ECEn 324 Homework Set #6
Submit your (hardcopy) solutions to the problems below in the homework
box by 5:00 PM on the assigned date.
- Problem 8.12 from the text.
- Problem 8.18
- Let's explore how signals and signal handlers can be used to
change program behavior. First, think about the convenience of
stopping a runaway program with a ctrl-c typed at the keyboard. We
know from the text that ctrl-c causes a signal to be sent that can
be caught. An alternate approach would be to type ctrl-z (putting
the process in the background) and then using the kill program, but
what if the ctrl-z is also caught? Use the information in Section
8.5 of the text to modify this
source file to install handler1 to run when a ctrl-c is typed,
and handler2 to run when a ctrl-z is typed. Compile and run the
program to make sure your signal handlers are installed and
functioning correctly. (Before doing this, you are advised to give
some thought as to how you will actually kill the process! It would
be a good idea to have another window open and to know how to use
the "ps" command.) In your submission, include the full source code
to "catchsigint.c" -- including your additions -- and include a
screenshot of the program working correctly and finally being
terminated. Write up a few sentences detailing what you learned
from this and how you ultimately killed your program.
- Problem 9.12.
- Problem 9.13
- Problem 9.14
- Let's explore how one might use Linux support for user-level
memory mapping to create virtual memory areas that are shared by
multiple processes. Consider the source code (particularly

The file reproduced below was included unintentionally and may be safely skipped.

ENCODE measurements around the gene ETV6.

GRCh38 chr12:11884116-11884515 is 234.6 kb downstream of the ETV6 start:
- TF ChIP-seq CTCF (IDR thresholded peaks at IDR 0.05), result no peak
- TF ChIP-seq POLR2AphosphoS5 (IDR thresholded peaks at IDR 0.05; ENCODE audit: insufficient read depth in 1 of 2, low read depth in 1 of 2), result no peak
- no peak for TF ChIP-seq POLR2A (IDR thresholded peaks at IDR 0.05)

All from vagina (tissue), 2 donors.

"sharedmem.c") in this tar
file. As you can see, it forks a child process, both processes
call mmap for the same file, and then both modify the shared
space. Run the "sharedmem" executable and think about the
output. Look at the resulting contents of the "shared.dat" file.
The first question you should address in your writeup is whether or
not this program and the results you see conclusively show that
processes can share writable data using the mmap
functionality. Use the cycle counts output by this code to say
something about the overhead of calling mmap. (Is the overhead
higher or lower than you expected, and how consistent are the
numbers from different runs?) How consistent is the execution
order of the multiple processes? If one process always runs before
the other on your test platform, where would you have to insert a
"sleep(1)" call in the source code to get a different ordering?
(Make the change to the source code and confirm that it works as you
For problems 1 and 2 (8.12 and 8.18), no programming is required.
For problem 3, no source code need be included in your submission.
Just make the runs and share what you observed from the results.
For problems 4 and 5 (9.12 and 9.13), no programming is required.
For problem 6 (9.14), you may want to look at the man pages for mmap,
open, and fstat. (Typing "man 2 open" gets you the man entry from
section 2 of the manual.) Check out similar practice problems for
useful hints. Finally, do NOT modify the file using a write
function. Just use mmap() as the problem asks.
For problem 7, no source code is required in your submission, but
include output from at least one run of the program to accompany your
explanation of what we can learn from this program and the results of
running it. Rather than include source code showing where you
inserted the added "sleep(1)" function call, just describe where you
Last updated 2 May 2013